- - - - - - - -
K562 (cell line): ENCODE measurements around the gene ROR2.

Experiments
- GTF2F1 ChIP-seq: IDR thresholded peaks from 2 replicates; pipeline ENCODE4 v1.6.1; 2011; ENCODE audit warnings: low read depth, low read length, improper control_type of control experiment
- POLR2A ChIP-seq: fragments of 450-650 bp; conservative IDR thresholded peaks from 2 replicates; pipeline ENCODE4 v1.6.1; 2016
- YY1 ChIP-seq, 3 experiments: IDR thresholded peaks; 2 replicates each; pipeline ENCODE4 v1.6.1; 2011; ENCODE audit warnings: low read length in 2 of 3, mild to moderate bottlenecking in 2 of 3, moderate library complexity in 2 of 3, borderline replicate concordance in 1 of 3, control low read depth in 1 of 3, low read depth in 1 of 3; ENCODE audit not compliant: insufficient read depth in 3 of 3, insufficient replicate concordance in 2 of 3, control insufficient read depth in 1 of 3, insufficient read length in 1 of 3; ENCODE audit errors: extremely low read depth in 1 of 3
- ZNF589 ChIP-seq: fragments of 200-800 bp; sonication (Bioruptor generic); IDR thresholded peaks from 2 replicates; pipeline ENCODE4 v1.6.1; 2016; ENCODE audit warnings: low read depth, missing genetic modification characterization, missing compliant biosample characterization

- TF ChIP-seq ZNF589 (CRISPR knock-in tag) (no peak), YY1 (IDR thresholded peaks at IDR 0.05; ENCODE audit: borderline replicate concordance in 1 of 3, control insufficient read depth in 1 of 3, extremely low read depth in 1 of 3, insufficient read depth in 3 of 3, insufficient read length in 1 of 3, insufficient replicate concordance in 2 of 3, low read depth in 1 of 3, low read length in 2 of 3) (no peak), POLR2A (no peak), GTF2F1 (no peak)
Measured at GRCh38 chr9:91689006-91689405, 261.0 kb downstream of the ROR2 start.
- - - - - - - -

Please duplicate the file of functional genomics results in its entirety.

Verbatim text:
K562 (cell line): ENCODE measurements around the gene ROR2.

Experiments
- GTF2F1 ChIP-seq: IDR thresholded peaks from 2 replicates; pipeline ENCODE4 v1.6.1; 2011; ENCODE audit warnings: low read depth, low read length, improper control_type of control experiment
- POLR2A ChIP-seq: fragments of 450-650 bp; conservative IDR thresholded peaks from 2 replicates; pipeline ENCODE4 v1.6.1; 2016
- YY1 ChIP-seq, 3 experiments: IDR thresholded peaks; 2 replicates each; pipeline ENCODE4 v1.6.1; 2011; ENCODE audit warnings: low read length in 2 of 3, mild to moderate bottlenecking in 2 of 3, moderate library complexity in 2 of 3, borderline replicate concordance in 1 of 3, control low read depth in 1 of 3, low read depth in 1 of 3; ENCODE audit not compliant: insufficient read depth in 3 of 3, insufficient replicate concordance in 2 of 3, control insufficient read depth in 1 of 3, insufficient read length in 1 of 3; ENCODE audit errors: extremely low read depth in 1 of 3
- ZNF589 ChIP-seq: fragments of 200-800 bp; sonication (Bioruptor generic); IDR thresholded peaks from 2 replicates; pipeline ENCODE4 v1.6.1; 2016; ENCODE audit warnings: low read depth, missing genetic modification characterization, missing compliant biosample characterization

- TF ChIP-seq ZNF589 (CRISPR knock-in tag) (no peak), YY1 (IDR thresholded peaks at IDR 0.05; ENCODE audit: borderline replicate concordance in 1 of 3, control insufficient read depth in 1 of 3, extremely low read depth in 1 of 3, insufficient read depth in 3 of 3, insufficient read length in 1 of 3, insufficient replicate concordance in 2 of 3, low read depth in 1 of 3, low read length in 2 of 3) (no peak), POLR2A (no peak), GTF2F1 (no peak)
Measured at GRCh38 chr9:91689006-91689405, 261.0 kb downstream of the ROR2 start.